Mkuu Amani speaks to Panya Banjoko, the multi-award-winning poet, who co-ordinates a Black Writers Network and is a patron for Nottingham UNESCO City of Literature. 

by Mkuu Amani

In her own words, Panya Banjoko has had a turbulent love affair with poetry.

She wanted to break up with it, but it wouldn’t let her go, and so she has succumbed to its charms and learned to love it. 

Today, after three decades, she writes because she wants to be an excellent writer. She wants to master the art. 

She also believes that she has something to say as a ‘black woman living in the UK.’ And who can argue with that?

Not that any argument would deter her anyway. The assured, poetic eloquence that we see today was born of its fair share of blood, sweat and tears. 

Lack of support for young ‘black’ writers during the 1990s was just one of many factors that meant that the young, bespectacled creative had to fight and claw her way into the poetry circle. 

Her first public appearance, a poetry recital in front of an audience at Nottingham’s Association of Caribbean Family and Friends, sealed the beginning of a remarkable journey.

It’s a poetic journey that went on to include the publication of her debut collection of poetry, ‘Some Things.(Burning Eye Books, 2018).

Also, her work has been featured in a host of anthologies, some award-winning, including ‘Dawn of the Unread‘ published by LeftLion magazine (2016), and ‘Clever Girls.’ – winner of the Jake Ryan and Charles Sackrey Award for a Book about the Working-Class Academic Experience (2019/20).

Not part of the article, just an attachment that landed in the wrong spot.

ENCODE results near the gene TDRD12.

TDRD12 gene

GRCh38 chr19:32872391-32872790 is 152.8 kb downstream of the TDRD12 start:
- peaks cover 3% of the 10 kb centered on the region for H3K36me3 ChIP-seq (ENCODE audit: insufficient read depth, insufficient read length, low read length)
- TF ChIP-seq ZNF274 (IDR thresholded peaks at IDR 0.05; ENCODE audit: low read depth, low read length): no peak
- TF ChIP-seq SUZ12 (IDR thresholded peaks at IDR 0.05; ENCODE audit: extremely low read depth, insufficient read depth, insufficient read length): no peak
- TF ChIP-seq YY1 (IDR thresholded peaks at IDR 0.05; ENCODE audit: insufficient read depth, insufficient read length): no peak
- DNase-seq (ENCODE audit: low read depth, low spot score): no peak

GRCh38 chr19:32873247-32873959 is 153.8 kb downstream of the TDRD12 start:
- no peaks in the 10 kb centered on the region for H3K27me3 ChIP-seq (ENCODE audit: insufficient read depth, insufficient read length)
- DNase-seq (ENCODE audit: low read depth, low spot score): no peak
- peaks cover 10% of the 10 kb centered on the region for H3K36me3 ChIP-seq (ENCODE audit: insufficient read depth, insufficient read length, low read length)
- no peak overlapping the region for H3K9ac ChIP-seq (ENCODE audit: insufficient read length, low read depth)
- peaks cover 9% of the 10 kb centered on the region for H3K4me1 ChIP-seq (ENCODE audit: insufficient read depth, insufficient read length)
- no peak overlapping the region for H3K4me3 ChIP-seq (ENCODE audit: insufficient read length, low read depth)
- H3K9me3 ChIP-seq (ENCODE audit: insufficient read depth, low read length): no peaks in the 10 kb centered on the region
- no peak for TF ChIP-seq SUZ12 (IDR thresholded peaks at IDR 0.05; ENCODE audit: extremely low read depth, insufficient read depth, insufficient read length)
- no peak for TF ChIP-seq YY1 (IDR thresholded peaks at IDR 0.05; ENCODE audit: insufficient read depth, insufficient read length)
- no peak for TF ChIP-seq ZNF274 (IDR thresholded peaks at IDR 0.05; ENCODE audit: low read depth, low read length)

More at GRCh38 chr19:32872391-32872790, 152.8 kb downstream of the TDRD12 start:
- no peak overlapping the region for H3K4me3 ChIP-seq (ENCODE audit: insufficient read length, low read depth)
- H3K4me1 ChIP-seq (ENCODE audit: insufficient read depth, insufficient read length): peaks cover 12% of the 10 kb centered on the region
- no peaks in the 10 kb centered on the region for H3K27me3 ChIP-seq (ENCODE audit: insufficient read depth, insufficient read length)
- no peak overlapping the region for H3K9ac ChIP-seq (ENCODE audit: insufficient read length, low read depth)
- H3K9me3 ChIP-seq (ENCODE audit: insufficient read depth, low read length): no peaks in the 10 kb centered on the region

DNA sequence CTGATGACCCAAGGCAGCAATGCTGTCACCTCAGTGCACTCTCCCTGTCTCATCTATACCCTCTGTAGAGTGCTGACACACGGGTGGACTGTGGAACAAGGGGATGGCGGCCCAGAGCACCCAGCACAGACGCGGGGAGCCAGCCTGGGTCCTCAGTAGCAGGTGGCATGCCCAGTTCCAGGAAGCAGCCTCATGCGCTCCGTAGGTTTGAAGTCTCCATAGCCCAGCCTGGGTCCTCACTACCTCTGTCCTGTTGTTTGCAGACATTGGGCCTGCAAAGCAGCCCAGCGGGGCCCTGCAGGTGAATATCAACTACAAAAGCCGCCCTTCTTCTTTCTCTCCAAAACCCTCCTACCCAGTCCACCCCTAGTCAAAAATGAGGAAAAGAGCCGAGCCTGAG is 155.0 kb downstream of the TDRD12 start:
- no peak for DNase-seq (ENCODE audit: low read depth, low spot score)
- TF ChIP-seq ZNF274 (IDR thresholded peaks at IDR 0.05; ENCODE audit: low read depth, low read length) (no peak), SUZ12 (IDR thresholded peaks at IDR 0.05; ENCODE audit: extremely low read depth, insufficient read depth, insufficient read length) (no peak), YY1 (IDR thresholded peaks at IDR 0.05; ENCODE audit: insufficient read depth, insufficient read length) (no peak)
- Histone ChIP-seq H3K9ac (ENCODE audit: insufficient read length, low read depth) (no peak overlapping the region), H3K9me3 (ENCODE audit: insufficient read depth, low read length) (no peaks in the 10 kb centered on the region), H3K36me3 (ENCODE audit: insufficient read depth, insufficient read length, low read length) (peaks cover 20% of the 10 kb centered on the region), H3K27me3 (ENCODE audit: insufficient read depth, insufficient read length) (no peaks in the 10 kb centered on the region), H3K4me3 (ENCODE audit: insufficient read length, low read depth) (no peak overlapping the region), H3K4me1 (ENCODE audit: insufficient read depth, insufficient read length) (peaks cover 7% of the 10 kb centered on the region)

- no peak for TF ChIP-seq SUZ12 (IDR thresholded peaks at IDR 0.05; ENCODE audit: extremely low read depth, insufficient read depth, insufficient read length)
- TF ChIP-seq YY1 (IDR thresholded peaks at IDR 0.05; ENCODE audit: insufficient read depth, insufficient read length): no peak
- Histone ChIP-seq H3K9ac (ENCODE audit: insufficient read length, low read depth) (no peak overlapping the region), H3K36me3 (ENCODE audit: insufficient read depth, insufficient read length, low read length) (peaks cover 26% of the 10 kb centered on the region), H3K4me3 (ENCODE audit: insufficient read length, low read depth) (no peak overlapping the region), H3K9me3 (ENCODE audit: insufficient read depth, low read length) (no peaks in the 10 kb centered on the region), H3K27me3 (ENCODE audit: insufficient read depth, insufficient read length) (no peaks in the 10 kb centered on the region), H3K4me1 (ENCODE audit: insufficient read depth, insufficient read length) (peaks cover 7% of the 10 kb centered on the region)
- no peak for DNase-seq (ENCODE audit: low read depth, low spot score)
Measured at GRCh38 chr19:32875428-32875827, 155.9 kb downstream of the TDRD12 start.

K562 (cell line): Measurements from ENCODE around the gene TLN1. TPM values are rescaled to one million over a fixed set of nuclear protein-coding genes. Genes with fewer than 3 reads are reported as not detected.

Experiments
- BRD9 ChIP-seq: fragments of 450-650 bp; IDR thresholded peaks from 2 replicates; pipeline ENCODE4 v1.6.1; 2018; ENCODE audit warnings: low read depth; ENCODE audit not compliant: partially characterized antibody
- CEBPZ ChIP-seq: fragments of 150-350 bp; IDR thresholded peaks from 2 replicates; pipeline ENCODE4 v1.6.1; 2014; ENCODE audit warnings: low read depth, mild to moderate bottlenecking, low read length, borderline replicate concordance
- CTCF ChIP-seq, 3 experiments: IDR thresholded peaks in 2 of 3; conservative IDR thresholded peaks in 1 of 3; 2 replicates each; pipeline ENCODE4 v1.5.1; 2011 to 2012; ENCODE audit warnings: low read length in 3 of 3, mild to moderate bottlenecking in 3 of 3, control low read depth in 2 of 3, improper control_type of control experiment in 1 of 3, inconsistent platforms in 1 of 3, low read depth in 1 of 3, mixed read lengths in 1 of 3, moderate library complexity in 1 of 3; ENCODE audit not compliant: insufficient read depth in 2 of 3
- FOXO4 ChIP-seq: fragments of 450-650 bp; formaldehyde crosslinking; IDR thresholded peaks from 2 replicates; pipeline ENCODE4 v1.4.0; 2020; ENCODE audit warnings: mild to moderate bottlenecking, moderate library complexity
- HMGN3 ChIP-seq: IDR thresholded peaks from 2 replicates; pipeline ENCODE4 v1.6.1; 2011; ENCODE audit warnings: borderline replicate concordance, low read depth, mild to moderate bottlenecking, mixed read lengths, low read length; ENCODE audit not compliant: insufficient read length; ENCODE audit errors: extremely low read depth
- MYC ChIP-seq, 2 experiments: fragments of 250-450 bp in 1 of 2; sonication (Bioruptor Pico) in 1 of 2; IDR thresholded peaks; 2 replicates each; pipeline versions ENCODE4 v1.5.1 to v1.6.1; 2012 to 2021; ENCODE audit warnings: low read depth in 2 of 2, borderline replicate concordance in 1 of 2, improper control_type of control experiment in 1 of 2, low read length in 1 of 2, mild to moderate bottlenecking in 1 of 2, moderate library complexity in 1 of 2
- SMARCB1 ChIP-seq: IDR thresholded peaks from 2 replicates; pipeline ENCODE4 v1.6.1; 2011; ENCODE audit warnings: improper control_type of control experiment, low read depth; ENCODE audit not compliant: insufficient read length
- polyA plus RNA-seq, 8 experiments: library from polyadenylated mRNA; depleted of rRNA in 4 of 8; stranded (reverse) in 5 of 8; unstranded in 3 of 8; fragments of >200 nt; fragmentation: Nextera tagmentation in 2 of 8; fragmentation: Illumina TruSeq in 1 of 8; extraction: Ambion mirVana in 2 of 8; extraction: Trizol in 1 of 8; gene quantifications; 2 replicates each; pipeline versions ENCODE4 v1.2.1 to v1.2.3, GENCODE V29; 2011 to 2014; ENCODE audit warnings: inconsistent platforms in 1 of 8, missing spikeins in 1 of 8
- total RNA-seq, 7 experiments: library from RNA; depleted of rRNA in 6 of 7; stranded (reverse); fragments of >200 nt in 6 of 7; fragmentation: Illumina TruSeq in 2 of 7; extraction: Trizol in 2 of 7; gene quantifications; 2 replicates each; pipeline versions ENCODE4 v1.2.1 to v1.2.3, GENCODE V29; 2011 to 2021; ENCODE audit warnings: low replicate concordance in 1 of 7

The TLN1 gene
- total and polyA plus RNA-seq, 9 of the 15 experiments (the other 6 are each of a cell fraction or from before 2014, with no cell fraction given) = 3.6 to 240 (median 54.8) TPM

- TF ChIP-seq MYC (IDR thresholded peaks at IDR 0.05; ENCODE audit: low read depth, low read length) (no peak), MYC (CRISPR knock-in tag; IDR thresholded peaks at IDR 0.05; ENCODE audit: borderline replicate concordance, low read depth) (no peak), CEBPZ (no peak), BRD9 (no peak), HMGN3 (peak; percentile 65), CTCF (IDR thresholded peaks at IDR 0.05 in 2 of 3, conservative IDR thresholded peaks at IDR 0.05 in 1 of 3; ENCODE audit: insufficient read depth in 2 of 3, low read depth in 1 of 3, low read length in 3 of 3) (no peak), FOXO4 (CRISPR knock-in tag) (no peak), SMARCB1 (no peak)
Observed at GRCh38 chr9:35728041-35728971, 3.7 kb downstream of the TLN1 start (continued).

Three decades have passed, and alongside her creative endeavours, she continues to work as an archivist and PhD Researcher at Nottingham Trent University. Yet, Panya’s creative flame remains undiminished, as I found out when I spoke to her.

What are you currently working on? And when are we likely to see it launched or published? 

“I’m working on a number of things at the moment. A new collection of poetry which is probably a year away from completion. I’m also working on a couple of poetry films one for City Arts about Jamaican old time sayings and the other for Nonsuch Studios about my dreadlocks hair. Both are currently in the editing process. I am also working on a book about the Windrush generation in Nottingham.” 

Your poetry film ‘one of a kind’ is so beautifully constructed both lyrically and visually. What was the inspiration for the story and how pleased are you with how it was ultimately depicted?

“Initially I wrote it for a poetry submission for Peepal Tree Press. The theme was filigree. 

I wanted to think laterally. Rather than write about an object of beauty and fall into the colonial cliché of writing about something exotic and vibrant, I wrote the poem about someone who makes an object of beauty – a master craftsman. 

It was longlisted by Peepal Tree Press but not shortlisted for publication. 

I then entered it into the Writing East Midlands Aurora competition where it was commended, and I had some really good feedback about it. So when I was asked by City Arts to select two of my poems to be made into a film, I thought it deserved to be one of the two films.